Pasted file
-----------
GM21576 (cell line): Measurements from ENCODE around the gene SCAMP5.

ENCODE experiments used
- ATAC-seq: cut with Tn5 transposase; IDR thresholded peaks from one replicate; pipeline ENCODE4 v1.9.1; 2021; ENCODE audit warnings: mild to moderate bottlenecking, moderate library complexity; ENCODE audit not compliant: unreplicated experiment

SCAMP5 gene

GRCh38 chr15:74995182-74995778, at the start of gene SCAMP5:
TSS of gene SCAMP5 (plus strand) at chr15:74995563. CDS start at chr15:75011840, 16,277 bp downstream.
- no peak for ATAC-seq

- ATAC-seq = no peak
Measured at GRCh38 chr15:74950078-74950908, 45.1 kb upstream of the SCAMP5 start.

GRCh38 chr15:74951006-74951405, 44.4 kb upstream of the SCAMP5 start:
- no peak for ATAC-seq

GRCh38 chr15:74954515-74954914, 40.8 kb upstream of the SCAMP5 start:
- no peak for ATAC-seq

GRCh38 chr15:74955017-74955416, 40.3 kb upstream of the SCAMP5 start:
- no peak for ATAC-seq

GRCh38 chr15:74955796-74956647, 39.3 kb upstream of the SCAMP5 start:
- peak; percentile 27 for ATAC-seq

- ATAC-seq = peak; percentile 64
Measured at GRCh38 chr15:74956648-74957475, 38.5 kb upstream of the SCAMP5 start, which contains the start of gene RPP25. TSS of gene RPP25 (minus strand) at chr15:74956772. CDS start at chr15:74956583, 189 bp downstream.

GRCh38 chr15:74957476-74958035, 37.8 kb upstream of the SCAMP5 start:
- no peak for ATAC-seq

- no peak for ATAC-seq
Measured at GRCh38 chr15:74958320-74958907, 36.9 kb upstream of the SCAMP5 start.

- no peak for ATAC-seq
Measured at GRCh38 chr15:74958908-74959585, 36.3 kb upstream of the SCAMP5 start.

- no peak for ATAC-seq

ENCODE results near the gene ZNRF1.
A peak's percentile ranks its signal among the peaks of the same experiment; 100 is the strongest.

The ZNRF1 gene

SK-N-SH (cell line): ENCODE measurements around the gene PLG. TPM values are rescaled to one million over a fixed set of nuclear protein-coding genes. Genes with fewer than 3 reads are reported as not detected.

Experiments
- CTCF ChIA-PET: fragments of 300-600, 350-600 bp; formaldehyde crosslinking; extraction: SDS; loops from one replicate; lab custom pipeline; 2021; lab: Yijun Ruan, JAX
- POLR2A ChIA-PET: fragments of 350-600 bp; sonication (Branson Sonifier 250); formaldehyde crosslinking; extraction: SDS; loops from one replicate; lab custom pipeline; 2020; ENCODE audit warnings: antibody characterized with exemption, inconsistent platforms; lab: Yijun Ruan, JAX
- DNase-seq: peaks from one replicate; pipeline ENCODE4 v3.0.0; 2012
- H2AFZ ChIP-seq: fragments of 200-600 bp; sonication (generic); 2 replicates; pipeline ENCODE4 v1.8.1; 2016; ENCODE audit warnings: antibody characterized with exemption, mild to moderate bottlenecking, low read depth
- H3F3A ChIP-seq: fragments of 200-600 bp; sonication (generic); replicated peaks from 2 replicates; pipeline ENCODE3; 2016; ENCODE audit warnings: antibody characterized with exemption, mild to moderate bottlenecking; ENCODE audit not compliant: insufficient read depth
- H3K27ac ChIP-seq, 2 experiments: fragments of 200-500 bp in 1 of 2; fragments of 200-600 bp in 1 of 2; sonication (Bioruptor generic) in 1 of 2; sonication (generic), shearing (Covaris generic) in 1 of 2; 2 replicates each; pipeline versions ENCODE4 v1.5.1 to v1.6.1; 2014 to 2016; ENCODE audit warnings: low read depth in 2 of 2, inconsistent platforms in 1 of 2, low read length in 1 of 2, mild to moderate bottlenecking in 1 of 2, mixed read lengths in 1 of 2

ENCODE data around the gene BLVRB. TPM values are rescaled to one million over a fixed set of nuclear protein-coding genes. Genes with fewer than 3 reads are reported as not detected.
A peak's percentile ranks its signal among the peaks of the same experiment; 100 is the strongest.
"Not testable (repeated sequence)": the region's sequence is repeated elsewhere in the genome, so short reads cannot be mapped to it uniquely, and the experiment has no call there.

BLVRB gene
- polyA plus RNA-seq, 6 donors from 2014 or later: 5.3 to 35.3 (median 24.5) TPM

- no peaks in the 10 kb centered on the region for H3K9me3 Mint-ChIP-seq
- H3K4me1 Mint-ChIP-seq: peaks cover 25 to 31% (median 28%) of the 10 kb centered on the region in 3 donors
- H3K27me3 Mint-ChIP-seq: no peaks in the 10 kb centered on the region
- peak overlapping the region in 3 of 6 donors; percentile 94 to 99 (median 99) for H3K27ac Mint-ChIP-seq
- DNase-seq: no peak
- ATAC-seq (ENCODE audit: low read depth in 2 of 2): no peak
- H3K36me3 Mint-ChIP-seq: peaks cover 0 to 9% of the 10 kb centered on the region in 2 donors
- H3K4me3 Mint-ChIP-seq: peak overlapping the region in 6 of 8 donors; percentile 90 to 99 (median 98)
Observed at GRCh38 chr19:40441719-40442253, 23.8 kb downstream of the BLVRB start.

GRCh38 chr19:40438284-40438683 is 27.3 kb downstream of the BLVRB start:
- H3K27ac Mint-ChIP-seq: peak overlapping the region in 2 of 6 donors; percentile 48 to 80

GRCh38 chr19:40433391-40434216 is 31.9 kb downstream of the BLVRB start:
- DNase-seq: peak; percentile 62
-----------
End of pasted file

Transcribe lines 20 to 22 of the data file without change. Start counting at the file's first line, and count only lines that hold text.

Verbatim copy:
GRCh38 chr15:74957476-74958035, 37.8 kb upstream of the SCAMP5 start:
- no peak for ATAC-seq

- no peak for ATAC-seq